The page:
All My Darling Daughters

March 27, 2010 dreamkaleidoscope
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Originally posted on Jan. 27, 2010 at LiveJournal. There will be some discussion on female-on-male rape in the following review, so reader discretion is advised.

TITLE: All My Darling Daughters
AUTHOR/MANGAKA: Fumi Yoshinaga
RATING: Older Teen (16+)
SCORE: 7 (Good)
RECOMMENDED FOR FANS OF: Fumi Yoshinaga (mangaka of Ooku: The Inner Chambers, Antique Bakery, etc.), slice of life, romance

It’s great to see more josei titles — targeted toward older women — being licensed here in the U.S. There aren’t many available, so when I heard All My Darling Daughters was being released, I immediately put it on my “must buy” list.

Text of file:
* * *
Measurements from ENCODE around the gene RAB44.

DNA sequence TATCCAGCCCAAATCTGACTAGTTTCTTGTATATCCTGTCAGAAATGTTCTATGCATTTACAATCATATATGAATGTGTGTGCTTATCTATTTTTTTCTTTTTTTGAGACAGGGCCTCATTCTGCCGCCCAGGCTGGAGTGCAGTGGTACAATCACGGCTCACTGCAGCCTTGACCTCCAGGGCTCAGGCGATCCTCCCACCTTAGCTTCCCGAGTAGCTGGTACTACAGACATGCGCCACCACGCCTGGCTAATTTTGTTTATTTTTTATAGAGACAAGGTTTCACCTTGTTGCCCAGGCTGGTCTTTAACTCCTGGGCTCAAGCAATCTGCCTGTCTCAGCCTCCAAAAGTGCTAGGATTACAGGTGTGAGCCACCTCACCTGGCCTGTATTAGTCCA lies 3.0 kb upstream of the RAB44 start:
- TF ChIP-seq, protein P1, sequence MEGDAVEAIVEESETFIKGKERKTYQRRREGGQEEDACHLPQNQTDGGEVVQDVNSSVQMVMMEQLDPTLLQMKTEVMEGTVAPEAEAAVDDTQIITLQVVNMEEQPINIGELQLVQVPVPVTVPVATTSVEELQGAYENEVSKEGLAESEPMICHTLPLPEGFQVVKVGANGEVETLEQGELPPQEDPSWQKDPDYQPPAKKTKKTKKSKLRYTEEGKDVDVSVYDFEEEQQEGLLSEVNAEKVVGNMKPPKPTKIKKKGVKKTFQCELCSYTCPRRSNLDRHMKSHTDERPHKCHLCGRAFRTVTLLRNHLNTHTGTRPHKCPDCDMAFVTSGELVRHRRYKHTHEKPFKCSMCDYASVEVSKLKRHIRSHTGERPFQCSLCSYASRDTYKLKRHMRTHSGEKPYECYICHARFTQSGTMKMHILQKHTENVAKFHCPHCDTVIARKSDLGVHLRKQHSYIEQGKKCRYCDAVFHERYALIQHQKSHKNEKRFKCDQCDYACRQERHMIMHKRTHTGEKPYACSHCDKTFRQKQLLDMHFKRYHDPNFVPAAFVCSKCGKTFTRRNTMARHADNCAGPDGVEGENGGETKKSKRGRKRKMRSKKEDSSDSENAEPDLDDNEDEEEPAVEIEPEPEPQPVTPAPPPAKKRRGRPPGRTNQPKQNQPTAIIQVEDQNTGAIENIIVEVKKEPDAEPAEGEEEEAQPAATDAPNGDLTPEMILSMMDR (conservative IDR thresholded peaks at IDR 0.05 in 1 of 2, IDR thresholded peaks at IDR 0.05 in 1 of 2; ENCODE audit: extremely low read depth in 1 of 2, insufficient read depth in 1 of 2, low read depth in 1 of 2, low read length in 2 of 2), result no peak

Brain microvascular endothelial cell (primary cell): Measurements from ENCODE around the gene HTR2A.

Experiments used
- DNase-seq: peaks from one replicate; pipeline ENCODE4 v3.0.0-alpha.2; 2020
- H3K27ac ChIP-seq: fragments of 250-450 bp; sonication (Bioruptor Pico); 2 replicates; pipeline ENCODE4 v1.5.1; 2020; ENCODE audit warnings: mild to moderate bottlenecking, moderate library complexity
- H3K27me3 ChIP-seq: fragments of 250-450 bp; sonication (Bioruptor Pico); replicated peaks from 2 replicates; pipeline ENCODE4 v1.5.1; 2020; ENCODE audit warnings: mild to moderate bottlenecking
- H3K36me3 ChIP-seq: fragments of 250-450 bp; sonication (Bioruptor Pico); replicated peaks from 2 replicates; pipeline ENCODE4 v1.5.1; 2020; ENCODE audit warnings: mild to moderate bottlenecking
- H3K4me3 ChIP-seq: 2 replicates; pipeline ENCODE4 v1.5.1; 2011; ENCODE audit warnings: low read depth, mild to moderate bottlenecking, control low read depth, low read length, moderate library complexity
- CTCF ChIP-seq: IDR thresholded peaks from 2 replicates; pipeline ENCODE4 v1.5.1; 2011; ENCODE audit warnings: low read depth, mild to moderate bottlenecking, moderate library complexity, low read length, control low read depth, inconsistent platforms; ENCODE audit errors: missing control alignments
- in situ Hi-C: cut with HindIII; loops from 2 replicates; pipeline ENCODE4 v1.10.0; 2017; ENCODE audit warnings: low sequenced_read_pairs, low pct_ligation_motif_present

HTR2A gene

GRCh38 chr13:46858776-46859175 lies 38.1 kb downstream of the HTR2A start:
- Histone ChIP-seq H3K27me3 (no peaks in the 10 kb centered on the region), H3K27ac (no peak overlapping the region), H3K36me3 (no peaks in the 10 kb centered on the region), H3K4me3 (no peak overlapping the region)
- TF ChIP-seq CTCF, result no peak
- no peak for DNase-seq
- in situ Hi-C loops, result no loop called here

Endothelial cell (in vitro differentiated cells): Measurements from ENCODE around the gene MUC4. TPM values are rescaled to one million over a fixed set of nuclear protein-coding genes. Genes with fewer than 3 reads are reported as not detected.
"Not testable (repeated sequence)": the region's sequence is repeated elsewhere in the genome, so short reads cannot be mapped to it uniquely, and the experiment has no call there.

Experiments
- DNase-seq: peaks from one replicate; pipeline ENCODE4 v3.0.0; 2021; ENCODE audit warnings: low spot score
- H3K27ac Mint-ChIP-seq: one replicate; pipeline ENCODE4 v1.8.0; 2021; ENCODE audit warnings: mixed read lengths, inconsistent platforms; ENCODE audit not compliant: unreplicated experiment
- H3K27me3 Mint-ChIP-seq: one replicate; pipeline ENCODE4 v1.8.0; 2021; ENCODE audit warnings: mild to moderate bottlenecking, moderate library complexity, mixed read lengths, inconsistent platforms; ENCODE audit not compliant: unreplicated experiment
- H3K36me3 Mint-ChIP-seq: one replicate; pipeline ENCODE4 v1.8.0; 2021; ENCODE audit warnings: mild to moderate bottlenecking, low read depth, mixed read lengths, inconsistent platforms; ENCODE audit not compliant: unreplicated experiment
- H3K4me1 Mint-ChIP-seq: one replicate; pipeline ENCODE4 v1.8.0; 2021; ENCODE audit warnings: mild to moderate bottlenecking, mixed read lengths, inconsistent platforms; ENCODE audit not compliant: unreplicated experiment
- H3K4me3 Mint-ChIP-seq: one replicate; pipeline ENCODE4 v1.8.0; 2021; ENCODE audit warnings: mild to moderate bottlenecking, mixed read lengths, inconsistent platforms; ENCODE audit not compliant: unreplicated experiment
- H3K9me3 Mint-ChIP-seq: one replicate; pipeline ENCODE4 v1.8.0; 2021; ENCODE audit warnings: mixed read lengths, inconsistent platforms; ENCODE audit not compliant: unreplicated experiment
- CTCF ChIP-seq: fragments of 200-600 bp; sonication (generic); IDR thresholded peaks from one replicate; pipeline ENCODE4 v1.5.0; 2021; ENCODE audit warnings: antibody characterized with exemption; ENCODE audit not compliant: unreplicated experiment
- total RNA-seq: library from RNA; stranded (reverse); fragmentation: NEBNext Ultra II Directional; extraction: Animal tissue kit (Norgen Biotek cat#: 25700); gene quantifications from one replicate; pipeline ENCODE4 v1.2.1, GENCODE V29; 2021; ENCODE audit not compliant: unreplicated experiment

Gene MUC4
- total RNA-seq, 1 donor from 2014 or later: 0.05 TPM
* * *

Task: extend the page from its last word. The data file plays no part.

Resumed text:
All My Darling Daughters is a collection of five interconnected short stories involving the life of 30-year-old Yukiko Kisaragi and her friends and family. The first story deals with the fallout after Yukiko’s widowed mother Mari suddenly gets remarried to a much younger actor/former host after surviving a bout with cancer. Understandably, Yukiko is very dubious about this decision, worried that this guy is just taking advantage of her mother. Though Ken turns out to be a good guy who really loves Mari, Yukiko begins feeling like a third wheel and decides to move in with the average-looking co-worker she’s been dating. I’m not usually one to be completely awed by a single page of artwork, but I have to say the last page of this story is quite stunning in its simplicity. There are no words, just a picture of Yukiko crying as she’s packing her things and her mother coming up behind her, not embracing her, but comforting her just the same. You can really feel the strong connection between the two in the final scene.